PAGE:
CS Interview: director Steven Caple Jr. takes Creed II to the next level
MGM and Warner Bros. Pictures‘ boxing sequel Creed II starring Michael B. Jordan and Sylvester Stallone is out now in theaters. ComingSoon.net got the chance to talk to the sequel’s director Steven Caple Jr. (The Land) about taking over for Ryan Coogler and working with Stallone. Check out the interview below!
Creed II is the continuation of the Rocky saga and sequel to the 2015 critically-acclaimed and crowd-pleasing 2015 hit Creed, which took in more than $170 million at the worldwide box office. Ryan Coogler (Black Panther), who directed the first film, returns to the franchise as an executive producer on Creed II. The new film is being directed by Steven Caple Jr., who helmed the acclaimed 2016 drama The Land.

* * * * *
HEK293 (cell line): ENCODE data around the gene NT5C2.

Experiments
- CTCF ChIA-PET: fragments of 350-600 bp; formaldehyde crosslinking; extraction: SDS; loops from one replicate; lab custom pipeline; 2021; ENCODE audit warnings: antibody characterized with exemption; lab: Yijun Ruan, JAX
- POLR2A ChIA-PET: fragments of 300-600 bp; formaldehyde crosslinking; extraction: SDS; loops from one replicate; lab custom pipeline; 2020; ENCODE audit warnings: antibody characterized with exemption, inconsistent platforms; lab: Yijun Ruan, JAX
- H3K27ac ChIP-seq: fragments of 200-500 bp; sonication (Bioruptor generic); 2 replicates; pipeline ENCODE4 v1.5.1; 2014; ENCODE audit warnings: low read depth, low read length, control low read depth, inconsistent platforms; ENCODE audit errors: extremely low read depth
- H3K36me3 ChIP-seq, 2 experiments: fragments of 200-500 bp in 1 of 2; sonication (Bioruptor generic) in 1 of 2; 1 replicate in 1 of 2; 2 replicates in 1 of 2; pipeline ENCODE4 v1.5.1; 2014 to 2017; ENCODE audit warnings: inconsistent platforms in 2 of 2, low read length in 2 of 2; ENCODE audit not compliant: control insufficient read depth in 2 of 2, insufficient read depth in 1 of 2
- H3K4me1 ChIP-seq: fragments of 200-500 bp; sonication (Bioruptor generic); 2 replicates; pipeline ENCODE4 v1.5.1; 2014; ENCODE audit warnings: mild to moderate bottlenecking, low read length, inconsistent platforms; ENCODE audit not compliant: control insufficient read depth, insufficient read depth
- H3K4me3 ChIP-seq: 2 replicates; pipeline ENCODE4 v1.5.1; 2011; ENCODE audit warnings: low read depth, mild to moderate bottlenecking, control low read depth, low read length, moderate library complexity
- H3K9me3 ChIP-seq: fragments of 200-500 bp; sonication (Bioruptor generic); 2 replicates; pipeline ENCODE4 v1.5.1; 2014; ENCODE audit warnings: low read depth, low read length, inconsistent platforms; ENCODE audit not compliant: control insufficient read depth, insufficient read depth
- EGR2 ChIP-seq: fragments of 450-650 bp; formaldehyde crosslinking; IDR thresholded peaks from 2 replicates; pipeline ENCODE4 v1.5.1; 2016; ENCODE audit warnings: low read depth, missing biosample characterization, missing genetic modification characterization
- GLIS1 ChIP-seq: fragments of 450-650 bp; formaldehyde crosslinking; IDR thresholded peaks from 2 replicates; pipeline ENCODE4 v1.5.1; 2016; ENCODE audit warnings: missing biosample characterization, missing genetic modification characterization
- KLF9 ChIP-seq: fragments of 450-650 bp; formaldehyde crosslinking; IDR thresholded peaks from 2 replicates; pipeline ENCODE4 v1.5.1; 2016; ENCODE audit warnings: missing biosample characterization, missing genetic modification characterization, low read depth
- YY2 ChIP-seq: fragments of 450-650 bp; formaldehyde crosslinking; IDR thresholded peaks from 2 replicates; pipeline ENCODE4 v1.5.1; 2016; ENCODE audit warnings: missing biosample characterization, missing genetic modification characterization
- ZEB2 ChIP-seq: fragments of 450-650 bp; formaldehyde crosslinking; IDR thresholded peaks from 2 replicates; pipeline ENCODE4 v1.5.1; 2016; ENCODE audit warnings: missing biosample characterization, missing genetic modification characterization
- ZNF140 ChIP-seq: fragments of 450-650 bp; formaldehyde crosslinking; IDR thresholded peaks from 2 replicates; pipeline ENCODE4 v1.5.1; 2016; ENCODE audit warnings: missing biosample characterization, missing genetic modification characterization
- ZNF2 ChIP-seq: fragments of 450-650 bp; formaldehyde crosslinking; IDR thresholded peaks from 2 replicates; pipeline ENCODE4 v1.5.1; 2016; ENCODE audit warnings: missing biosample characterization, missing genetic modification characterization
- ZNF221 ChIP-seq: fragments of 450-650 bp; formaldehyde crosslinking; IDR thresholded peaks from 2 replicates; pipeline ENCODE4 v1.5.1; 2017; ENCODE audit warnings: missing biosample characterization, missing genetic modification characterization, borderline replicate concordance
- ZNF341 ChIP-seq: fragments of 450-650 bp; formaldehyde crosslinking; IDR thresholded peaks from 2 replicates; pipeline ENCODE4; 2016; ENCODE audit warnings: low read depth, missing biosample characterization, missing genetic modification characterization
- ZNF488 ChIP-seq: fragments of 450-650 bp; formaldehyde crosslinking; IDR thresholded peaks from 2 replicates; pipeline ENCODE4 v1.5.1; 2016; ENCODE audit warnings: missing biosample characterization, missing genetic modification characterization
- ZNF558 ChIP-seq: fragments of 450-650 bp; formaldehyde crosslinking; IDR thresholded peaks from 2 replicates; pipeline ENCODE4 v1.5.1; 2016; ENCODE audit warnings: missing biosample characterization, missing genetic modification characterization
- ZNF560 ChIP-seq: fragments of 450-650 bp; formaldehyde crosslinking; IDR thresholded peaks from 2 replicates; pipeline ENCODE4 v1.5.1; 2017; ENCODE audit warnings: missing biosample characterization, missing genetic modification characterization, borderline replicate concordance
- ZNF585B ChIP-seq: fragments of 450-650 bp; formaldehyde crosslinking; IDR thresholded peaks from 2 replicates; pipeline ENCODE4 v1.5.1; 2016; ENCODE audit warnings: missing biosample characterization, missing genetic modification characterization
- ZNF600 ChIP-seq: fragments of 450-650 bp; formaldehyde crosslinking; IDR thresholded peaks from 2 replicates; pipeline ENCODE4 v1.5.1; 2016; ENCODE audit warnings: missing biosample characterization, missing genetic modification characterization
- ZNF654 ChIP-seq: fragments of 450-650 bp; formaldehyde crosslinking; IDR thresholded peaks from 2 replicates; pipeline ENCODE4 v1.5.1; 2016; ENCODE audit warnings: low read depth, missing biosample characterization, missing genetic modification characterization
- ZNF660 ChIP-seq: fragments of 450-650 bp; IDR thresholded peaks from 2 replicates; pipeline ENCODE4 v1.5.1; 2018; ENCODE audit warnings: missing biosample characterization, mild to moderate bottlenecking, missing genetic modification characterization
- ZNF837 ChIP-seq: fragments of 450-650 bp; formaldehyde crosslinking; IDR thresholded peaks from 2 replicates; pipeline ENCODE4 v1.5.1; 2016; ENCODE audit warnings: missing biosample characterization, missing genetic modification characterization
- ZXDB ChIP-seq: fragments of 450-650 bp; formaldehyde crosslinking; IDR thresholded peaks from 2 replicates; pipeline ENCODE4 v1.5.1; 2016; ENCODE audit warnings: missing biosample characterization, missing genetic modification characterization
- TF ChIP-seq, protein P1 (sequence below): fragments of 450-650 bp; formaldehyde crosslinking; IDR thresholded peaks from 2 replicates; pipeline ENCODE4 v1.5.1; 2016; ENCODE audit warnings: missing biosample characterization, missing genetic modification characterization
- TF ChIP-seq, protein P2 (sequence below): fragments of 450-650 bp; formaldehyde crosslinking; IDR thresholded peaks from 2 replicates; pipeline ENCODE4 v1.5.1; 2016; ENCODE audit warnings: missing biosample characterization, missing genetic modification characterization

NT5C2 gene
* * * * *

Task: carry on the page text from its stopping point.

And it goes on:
Life has become a balancing act for Adonis Creed. Between personal obligations and training for his next big fight, he is up against the challenge of his life. Facing an opponent with ties to his family’s past only intensifies his impending battle in the ring. Rocky Balboa is there by his side through it all and, together, Rocky and Adonis will confront their shared legacy, question what’s worth fighting for, and discover that nothing’s more important than family. Creed II is about going back to basics to rediscover what made you a champion in the first place, and remembering that, no matter where you go, you can’t escape your history.
Also reprising their roles from the first film are Tessa Thompson as Bianca, Phylicia Rashad as Mary Anne, Wood Harris as Tony ‘Little Duke’ Burton, and Andre Ward as Danny ‘Stuntman’ Wheeler. The new cast is rounded out with Florian “The Big Nasty” Munteanu as Viktor Drago, Dolph Lundgren returning to the role of Ivan Drago and Russell Hornsby as Buddy Marcelle. Creed II will be distributed theatrically in the U.S. by MGM on November 21, 2018, and Warner Bros. Pictures will distribute the film internationally.